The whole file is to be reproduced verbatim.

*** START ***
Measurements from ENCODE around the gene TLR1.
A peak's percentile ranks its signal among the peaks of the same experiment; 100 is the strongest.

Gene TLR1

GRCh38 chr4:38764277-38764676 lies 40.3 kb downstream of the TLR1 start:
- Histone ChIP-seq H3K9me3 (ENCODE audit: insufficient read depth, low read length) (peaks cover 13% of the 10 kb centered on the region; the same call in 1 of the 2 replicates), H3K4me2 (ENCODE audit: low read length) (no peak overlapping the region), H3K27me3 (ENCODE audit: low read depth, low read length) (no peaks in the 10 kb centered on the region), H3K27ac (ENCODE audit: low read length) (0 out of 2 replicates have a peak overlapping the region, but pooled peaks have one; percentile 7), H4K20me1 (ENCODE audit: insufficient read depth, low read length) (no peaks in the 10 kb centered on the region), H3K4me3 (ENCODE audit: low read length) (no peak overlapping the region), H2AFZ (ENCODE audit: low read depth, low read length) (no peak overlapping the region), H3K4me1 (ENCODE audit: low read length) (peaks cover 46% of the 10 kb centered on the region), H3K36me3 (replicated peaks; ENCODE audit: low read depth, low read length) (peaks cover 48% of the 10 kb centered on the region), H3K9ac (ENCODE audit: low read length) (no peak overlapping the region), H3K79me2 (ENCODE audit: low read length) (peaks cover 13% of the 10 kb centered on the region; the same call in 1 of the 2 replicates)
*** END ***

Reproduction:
Measurements from ENCODE around the gene TLR1.
A peak's percentile ranks its signal among the peaks of the same experiment; 100 is the strongest.

Gene TLR1

GRCh38 chr4:38764277-38764676 lies 40.3 kb downstream of the TLR1 start:
- Histone ChIP-seq H3K9me3 (ENCODE audit: insufficient read depth, low read length) (peaks cover 13% of the 10 kb centered on the region; the same call in 1 of the 2 replicates), H3K4me2 (ENCODE audit: low read length) (no peak overlapping the region), H3K27me3 (ENCODE audit: low read depth, low read length) (no peaks in the 10 kb centered on the region), H3K27ac (ENCODE audit: low read length) (0 out of 2 replicates have a peak overlapping the region, but pooled peaks have one; percentile 7), H4K20me1 (ENCODE audit: insufficient read depth, low read length) (no peaks in the 10 kb centered on the region), H3K4me3 (ENCODE audit: low read length) (no peak overlapping the region), H2AFZ (ENCODE audit: low read depth, low read length) (no peak overlapping the region), H3K4me1 (ENCODE audit: low read length) (peaks cover 46% of the 10 kb centered on the region), H3K36me3 (replicated peaks; ENCODE audit: low read depth, low read length) (peaks cover 48% of the 10 kb centered on the region), H3K9ac (ENCODE audit: low read length) (no peak overlapping the region), H3K79me2 (ENCODE audit: low read length) (peaks cover 13% of the 10 kb centered on the region; the same call in 1 of the 2 replicates)